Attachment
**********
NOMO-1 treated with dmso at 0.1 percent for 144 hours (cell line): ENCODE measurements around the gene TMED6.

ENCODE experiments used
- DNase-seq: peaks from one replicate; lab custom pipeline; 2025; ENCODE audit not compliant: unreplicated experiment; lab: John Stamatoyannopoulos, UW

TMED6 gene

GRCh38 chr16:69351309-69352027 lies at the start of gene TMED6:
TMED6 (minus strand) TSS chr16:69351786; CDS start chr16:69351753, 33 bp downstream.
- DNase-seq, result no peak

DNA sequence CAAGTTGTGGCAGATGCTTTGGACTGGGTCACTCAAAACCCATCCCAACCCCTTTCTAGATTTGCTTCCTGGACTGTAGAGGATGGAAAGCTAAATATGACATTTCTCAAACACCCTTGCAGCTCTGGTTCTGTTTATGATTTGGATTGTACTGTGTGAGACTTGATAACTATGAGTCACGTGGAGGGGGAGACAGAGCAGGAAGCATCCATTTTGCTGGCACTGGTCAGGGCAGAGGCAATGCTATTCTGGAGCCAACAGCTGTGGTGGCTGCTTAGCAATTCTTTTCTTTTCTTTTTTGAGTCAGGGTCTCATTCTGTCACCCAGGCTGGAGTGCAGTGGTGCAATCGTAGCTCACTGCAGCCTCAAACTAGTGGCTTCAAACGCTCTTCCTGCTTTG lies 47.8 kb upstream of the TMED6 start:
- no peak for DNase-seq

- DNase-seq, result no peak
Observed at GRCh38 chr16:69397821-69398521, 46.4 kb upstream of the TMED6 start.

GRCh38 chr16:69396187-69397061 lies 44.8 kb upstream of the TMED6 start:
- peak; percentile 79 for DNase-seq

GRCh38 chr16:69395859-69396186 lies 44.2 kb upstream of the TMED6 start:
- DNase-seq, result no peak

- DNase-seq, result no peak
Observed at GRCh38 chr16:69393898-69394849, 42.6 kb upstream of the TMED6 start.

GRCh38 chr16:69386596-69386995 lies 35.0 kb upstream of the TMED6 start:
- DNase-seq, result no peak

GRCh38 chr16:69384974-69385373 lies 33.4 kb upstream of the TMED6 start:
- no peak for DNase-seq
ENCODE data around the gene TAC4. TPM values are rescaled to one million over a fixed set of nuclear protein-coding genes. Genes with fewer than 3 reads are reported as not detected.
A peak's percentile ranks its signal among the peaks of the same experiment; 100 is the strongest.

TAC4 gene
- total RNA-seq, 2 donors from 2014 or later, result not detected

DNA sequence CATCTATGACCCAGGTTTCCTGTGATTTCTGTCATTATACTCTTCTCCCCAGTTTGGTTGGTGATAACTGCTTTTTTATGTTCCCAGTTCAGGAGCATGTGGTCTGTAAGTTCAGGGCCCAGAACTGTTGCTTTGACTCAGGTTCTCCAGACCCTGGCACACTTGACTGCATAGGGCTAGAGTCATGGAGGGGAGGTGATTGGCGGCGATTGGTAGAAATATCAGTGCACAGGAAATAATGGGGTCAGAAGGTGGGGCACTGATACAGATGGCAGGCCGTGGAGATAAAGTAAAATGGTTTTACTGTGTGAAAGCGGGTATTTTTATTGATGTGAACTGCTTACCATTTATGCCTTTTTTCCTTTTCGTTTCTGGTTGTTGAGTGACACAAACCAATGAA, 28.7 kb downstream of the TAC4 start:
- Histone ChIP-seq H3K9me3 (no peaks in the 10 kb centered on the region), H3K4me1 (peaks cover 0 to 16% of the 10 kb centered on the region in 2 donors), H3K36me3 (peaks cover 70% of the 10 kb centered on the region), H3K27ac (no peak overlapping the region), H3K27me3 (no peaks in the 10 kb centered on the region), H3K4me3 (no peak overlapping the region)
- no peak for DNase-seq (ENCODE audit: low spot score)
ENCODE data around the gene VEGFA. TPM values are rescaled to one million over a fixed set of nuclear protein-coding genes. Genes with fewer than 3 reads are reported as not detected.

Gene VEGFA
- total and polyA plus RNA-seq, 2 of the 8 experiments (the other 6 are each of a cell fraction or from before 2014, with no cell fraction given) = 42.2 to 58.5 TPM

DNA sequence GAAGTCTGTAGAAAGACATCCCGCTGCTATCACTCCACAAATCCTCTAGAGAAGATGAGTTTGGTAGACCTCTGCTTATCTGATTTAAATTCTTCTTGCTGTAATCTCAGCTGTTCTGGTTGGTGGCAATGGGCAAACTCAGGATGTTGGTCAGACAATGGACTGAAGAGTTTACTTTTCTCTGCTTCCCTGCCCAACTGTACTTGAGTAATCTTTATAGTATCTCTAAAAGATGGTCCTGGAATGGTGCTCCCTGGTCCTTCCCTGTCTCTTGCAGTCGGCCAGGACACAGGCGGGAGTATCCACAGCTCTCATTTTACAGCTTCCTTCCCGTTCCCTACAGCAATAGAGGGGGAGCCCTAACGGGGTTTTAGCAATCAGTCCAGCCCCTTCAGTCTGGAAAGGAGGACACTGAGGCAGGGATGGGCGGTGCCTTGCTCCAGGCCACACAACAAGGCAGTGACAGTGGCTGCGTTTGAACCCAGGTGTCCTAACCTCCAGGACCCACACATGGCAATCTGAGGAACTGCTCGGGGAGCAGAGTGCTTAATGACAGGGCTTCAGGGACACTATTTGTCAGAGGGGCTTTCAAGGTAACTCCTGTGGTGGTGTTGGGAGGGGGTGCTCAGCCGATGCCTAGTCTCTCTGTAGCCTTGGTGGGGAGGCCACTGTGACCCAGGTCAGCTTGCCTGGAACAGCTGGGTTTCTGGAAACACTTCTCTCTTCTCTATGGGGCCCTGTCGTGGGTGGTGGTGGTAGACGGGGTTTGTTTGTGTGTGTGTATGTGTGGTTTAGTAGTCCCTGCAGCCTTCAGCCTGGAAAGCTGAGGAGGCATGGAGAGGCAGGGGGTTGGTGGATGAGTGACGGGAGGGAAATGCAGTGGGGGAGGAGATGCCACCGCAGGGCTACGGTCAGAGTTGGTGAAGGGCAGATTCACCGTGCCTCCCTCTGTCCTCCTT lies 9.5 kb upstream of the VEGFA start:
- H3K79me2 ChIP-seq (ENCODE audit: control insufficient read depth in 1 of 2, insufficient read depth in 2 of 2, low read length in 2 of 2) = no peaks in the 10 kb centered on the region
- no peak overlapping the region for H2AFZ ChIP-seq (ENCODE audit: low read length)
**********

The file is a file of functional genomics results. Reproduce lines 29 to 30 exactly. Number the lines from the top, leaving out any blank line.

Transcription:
ENCODE data around the gene VEGFA. TPM values are rescaled to one million over a fixed set of nuclear protein-coding genes. Genes with fewer than 3 reads are reported as not detected.

Gene VEGFA